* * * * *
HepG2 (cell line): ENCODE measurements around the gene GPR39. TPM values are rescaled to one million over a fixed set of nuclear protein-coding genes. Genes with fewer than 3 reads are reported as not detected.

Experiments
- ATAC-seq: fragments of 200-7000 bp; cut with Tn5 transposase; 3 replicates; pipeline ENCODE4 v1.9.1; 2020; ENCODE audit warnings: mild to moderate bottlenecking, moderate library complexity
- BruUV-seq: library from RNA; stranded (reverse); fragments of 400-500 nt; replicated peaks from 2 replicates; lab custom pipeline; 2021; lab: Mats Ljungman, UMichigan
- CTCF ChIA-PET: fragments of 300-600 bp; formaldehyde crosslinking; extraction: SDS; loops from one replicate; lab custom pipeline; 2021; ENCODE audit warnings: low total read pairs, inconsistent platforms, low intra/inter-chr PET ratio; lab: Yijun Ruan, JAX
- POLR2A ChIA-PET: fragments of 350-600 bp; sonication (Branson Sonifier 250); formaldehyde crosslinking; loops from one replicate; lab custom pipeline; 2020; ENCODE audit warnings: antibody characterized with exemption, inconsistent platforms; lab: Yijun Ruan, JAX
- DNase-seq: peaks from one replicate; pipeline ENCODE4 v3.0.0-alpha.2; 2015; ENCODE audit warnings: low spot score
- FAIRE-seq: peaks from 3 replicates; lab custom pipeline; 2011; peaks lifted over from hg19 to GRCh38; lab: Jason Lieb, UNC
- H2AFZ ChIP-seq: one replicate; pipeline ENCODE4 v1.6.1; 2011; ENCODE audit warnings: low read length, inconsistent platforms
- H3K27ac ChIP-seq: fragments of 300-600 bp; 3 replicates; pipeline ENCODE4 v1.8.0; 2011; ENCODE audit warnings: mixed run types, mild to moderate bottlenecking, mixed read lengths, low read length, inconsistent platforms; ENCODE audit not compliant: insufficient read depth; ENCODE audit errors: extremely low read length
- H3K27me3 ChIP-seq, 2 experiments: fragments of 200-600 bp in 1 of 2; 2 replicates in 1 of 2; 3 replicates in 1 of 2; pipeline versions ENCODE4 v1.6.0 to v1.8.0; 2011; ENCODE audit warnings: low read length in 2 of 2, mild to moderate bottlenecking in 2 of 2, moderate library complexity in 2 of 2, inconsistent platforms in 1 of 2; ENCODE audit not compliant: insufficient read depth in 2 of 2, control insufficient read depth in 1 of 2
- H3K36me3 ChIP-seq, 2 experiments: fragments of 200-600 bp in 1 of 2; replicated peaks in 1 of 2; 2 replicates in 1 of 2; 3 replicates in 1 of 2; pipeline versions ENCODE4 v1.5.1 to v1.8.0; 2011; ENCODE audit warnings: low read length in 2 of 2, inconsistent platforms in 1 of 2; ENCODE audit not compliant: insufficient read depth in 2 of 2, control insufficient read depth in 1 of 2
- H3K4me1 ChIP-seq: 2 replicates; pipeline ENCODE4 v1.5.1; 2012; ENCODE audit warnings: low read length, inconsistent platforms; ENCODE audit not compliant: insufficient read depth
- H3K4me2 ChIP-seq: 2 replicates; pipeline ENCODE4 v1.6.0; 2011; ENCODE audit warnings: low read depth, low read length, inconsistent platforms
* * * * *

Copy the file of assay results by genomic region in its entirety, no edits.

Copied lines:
HepG2 (cell line): ENCODE measurements around the gene GPR39. TPM values are rescaled to one million over a fixed set of nuclear protein-coding genes. Genes with fewer than 3 reads are reported as not detected.

Experiments
- ATAC-seq: fragments of 200-7000 bp; cut with Tn5 transposase; 3 replicates; pipeline ENCODE4 v1.9.1; 2020; ENCODE audit warnings: mild to moderate bottlenecking, moderate library complexity
- BruUV-seq: library from RNA; stranded (reverse); fragments of 400-500 nt; replicated peaks from 2 replicates; lab custom pipeline; 2021; lab: Mats Ljungman, UMichigan
- CTCF ChIA-PET: fragments of 300-600 bp; formaldehyde crosslinking; extraction: SDS; loops from one replicate; lab custom pipeline; 2021; ENCODE audit warnings: low total read pairs, inconsistent platforms, low intra/inter-chr PET ratio; lab: Yijun Ruan, JAX
- POLR2A ChIA-PET: fragments of 350-600 bp; sonication (Branson Sonifier 250); formaldehyde crosslinking; loops from one replicate; lab custom pipeline; 2020; ENCODE audit warnings: antibody characterized with exemption, inconsistent platforms; lab: Yijun Ruan, JAX
- DNase-seq: peaks from one replicate; pipeline ENCODE4 v3.0.0-alpha.2; 2015; ENCODE audit warnings: low spot score
- FAIRE-seq: peaks from 3 replicates; lab custom pipeline; 2011; peaks lifted over from hg19 to GRCh38; lab: Jason Lieb, UNC
- H2AFZ ChIP-seq: one replicate; pipeline ENCODE4 v1.6.1; 2011; ENCODE audit warnings: low read length, inconsistent platforms
- H3K27ac ChIP-seq: fragments of 300-600 bp; 3 replicates; pipeline ENCODE4 v1.8.0; 2011; ENCODE audit warnings: mixed run types, mild to moderate bottlenecking, mixed read lengths, low read length, inconsistent platforms; ENCODE audit not compliant: insufficient read depth; ENCODE audit errors: extremely low read length
- H3K27me3 ChIP-seq, 2 experiments: fragments of 200-600 bp in 1 of 2; 2 replicates in 1 of 2; 3 replicates in 1 of 2; pipeline versions ENCODE4 v1.6.0 to v1.8.0; 2011; ENCODE audit warnings: low read length in 2 of 2, mild to moderate bottlenecking in 2 of 2, moderate library complexity in 2 of 2, inconsistent platforms in 1 of 2; ENCODE audit not compliant: insufficient read depth in 2 of 2, control insufficient read depth in 1 of 2
- H3K36me3 ChIP-seq, 2 experiments: fragments of 200-600 bp in 1 of 2; replicated peaks in 1 of 2; 2 replicates in 1 of 2; 3 replicates in 1 of 2; pipeline versions ENCODE4 v1.5.1 to v1.8.0; 2011; ENCODE audit warnings: low read length in 2 of 2, inconsistent platforms in 1 of 2; ENCODE audit not compliant: insufficient read depth in 2 of 2, control insufficient read depth in 1 of 2
- H3K4me1 ChIP-seq: 2 replicates; pipeline ENCODE4 v1.5.1; 2012; ENCODE audit warnings: low read length, inconsistent platforms; ENCODE audit not compliant: insufficient read depth
- H3K4me2 ChIP-seq: 2 replicates; pipeline ENCODE4 v1.6.0; 2011; ENCODE audit warnings: low read depth, low read length, inconsistent platforms